Kasich plays loose with the facts in latest campaign ad

John Kasich, the cheap labor conservative candidate for Ohio Governor has issued another television ad. Like previous ones, the Kasich campaign plays loose with the facts.

Kasich’s statement that Ohio is “one of the highest taxed states in the country” is debatable and depends on whose measurement is used. Supporting documents with the ad cite the conservative-leaning Tax Foundation, which Strickland and others reject as unreliable. They prefer analyses by the Federation of Tax Administration using U.S. census data that ranks Ohio much better.

A number of business leaders, including from the Ohio Manufacturers Association and the Ohio Economic Development Association, say that Ohio’s business climate has improved and is more competitive with other states since 2005. That’s when legislation was enacted to cut the state income tax by 21 percent (it’s been reduced 16.8 percent so far) and eliminate the state’s tax on business machinery, equipment and inventory.

Ad watch: ‘A New Way,’ from the Kasich campaign

John Kasich for Governor of Ohio Television Ad: “New Way”

Some people might complain that I haven’t looked at any Strickland ads and they would be right because there hasn’t been any yet. Kasich has been running his ads as well as ads from the GOP in heavy rotation here in Columbus especially during the news broadcasts.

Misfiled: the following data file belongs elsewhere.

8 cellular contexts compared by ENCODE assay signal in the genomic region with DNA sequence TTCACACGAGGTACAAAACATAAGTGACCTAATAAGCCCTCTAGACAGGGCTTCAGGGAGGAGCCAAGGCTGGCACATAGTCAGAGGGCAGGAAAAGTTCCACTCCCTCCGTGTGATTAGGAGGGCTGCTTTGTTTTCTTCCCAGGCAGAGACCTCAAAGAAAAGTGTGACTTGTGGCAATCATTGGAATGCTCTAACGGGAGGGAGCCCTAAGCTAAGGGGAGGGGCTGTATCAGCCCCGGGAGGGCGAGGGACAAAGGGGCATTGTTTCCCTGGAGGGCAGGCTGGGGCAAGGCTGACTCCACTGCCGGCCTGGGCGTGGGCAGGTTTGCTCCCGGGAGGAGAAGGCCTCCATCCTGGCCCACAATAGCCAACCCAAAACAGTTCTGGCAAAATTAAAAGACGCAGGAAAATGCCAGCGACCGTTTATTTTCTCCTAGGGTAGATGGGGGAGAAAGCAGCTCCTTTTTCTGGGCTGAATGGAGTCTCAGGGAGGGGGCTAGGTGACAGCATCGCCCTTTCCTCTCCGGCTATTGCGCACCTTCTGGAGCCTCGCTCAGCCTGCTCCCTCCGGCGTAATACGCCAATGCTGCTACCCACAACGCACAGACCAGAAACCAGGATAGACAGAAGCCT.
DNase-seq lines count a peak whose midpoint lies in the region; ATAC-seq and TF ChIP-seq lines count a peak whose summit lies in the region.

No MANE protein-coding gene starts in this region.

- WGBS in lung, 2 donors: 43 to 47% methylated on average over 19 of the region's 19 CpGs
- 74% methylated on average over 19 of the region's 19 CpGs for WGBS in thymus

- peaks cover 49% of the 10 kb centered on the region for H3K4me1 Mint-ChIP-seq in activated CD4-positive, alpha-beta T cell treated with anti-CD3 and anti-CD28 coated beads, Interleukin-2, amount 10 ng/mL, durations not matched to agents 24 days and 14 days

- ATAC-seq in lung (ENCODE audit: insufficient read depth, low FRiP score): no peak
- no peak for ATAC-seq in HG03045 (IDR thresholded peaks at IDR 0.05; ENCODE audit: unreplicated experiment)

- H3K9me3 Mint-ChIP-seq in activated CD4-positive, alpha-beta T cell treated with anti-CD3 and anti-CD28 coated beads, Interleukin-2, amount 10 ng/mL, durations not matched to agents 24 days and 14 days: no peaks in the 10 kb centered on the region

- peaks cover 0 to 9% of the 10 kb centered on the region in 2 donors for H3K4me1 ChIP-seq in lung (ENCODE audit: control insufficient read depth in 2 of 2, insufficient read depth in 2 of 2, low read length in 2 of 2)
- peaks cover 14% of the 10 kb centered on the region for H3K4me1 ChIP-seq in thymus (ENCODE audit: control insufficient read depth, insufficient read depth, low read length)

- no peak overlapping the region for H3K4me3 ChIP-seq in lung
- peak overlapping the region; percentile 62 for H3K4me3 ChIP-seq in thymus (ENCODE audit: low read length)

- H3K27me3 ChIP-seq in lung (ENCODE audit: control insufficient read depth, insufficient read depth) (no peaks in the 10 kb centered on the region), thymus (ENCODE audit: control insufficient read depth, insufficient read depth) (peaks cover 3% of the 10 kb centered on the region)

John Kasich wants to outsource Ohio development efforts

John Kasich, a cheap labor conservative and candidate for Ohio Governor, announced on Tuesday his plan to throw 400 state workers out of a job and provide corporate welfare under the guise of “economic development”.

Kasich wants to replace the Ohio Department of Development with a private, nonprofit corporation staffed by people he personally appoints. He also plans to have final approval on any development money handed out. How convenient.

State development department employees whose jobs would be affected would be able to apply for jobs with the new nonprofit, private development entity, Kasich said.

“They would not be public employees,” Kasich said. “We don’t want public employees.”

Kasich said he would be chairman of the JobsOhio board and Taylor probably would be vice chairman, “but we don’t want a government entity. We don’t want the civil service restrictions. We’re going to have to work through all the privacy questions, but we’ll work through that.”